Forster and Travel

Forster fascinates me as much as a man as a writer. Furbank's excellent biography reveals a man who was diffident, opinionated, well-read, a product of his class yet surprisingly lacking in the prejudices of that class.

He had the remarkable ability (echoed in Fielding's character) to accept what a country or place had to offer. Consequently, he is probably one of the few intellectual travel writers who recognized the "boring" side of a place. Forster rarely fell victim to the "I am having a NEW experience--it MUST be grand because I am ABROAD!"

Forster's refusal to produce knee-jerk intellectual glorifications of his travels reminds me of a comment by P.J. O'Rourke when visiting the South American rain-forest:
"[The male witch or shaman] seemed to be a nice man, very dignified with sad and common-sensical eyes. I'm sure he was, in his way, as pious and devout as ever was Reverend Lackland, the incredibly boring pastor of Monroe Street Methodist Church, which I attended as a child in Toledo, Ohio . . . In fact, the [shaman's] spiritual cleansing ceremony was at least as tedious and lengthy as Methodist Sunday school."
Barbara Thorndyke: I was in Morocco when
I had writer's block...the man gave me [this]
brooch; since then, I've never had a problem.
This is my muse, my artistic inspiration.
Blanche/Rose: And it goes with anything!
Barbara: You missed the point of the story.
Blanche/Rose: Oh, really? Run it by us again.
It also reminds me of a scene in Golden Girls where Dorothy's new friend, Barbara, tells her
pretentious story of being "spiritually" inspired by a foreign place. Rose and Blanche keep interrupting with mundane comments. Barbara gets irritated: Rose and Blanche aren't responding properly; they're supposed to be awed by her soul-changing experiences. It's an astute encapsulation of adopting a pose about travel rather than being a honest tourist. Because of course, Barbara stayed at the nicest Americanized hotels. She only experienced "the other" as a touchstone to her own life.

Rather than producing knee-jerk intellectual pseudo-spiritual reactions, Forster observed. He was also willing to go along with the events of the moment (there was a playful side to Forster). When visiting the Maharaja (before he went to work for him), Forster and his British companions were given Indian court dress. One of Forster's friends "later recalled that, of all the guests, Forster wore his with the most dignity." Forster's friend guessed that princely grandeur appealed to Forster. My guess is that unlike the other guests, Forster wasn't self-conscious. His attitude was "oh, okay, why not."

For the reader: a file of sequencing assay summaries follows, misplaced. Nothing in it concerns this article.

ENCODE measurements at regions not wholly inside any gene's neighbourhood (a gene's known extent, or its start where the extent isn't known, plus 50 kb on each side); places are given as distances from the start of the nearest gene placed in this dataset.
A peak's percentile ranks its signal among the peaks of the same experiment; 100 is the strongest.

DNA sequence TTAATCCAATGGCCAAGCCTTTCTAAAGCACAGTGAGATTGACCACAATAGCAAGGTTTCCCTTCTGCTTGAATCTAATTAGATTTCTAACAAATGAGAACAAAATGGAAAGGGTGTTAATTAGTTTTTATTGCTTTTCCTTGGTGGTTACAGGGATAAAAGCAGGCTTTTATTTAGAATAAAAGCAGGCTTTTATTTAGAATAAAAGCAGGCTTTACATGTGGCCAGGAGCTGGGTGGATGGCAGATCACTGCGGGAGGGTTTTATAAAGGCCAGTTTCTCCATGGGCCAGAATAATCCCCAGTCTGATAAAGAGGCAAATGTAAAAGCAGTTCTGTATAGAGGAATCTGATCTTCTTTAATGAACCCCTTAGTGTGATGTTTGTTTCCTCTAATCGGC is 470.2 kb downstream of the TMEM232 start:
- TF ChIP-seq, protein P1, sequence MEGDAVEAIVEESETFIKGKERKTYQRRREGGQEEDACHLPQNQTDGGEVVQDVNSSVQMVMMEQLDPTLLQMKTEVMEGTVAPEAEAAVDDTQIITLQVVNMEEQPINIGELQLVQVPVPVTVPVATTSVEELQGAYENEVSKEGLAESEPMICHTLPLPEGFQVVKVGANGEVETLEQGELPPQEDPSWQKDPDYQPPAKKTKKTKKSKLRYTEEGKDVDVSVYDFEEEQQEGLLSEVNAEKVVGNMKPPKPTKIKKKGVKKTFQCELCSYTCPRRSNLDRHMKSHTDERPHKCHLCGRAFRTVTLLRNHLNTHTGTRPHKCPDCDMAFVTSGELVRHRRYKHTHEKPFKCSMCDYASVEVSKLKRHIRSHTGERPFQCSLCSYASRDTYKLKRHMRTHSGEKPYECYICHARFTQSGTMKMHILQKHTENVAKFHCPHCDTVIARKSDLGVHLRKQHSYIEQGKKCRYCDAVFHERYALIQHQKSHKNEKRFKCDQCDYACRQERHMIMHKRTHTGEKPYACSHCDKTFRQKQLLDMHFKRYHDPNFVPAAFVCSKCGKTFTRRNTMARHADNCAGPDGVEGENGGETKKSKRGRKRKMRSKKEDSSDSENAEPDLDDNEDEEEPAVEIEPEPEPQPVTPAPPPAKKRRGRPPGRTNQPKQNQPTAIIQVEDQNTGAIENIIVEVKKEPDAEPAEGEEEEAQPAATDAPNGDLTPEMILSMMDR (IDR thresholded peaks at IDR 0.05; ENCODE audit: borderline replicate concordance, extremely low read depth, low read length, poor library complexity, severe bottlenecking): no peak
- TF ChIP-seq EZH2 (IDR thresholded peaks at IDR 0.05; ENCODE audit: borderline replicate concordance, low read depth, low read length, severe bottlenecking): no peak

Forster was, in other words, the kind of tourist who, while visiting a country, stays not in the fancy "American" hotels but in a local hostelry. Eats the food. Wears the dress. Watches the entertainment. Talks to the natives. Yet at the same time, he is perfectly willing to say, "Hey, that makes me uncomfortable" or "Boy, that entertainment was tacky" without such comments becoming an indictment of the entire culture. Since he knows that every place has its complement of normal everyday people, he more or less expects to encounter the same variations of interesting, monotonous, enthralling, unusual, silly, puzzling, and self-interested behavior everywhere.

Forster measured a thing for its own sake or by his immediate subjective response, not because it did or didn't match up to what he was used to or what he was supposed to be experiencing.

So, for example, at the Maharaja's banquet, he disliked the apple-like sauce; heartily disliked the "dreadful little dishes that tasted of nothing until they were well into your mouth, when your whole tongue burst into flame"; become quite attached to a sweet rice; and so on.

Forster is NOT the kind of tourist who would visit Japan, stay in a monastery, then complain because it wasn't central heated. On the other hand, he might say something like, "I can never get used to waking so early." That is, he wouldn't immediately decide that the experience was "special" because it was supposed to be. Nor would he decide that it was dreadful because it wasn't what he imagined. He would simply decide to experience it. And if he got a little cold, that was part of the experience. He may or may not experience it again. That decision certainly wouldn't be based on what he was supposed to feel or think.

None of this is to say that Forster didn't have his prejudices. But he had the remarkable ability to objectify his own imagination.

1 comment:

Matthew said...

This was an interesting post to read right before I was about to take my plane home from vacation. Of course, I was traveling to meet family.

Any way your right use travel stories to show how "sophisticated" they are. People do this with literature or the arts too. Really, they are just playing a game of one up manship and often don't even know anything about the subject they are talking about. An actually deep person can find meaning anywhere.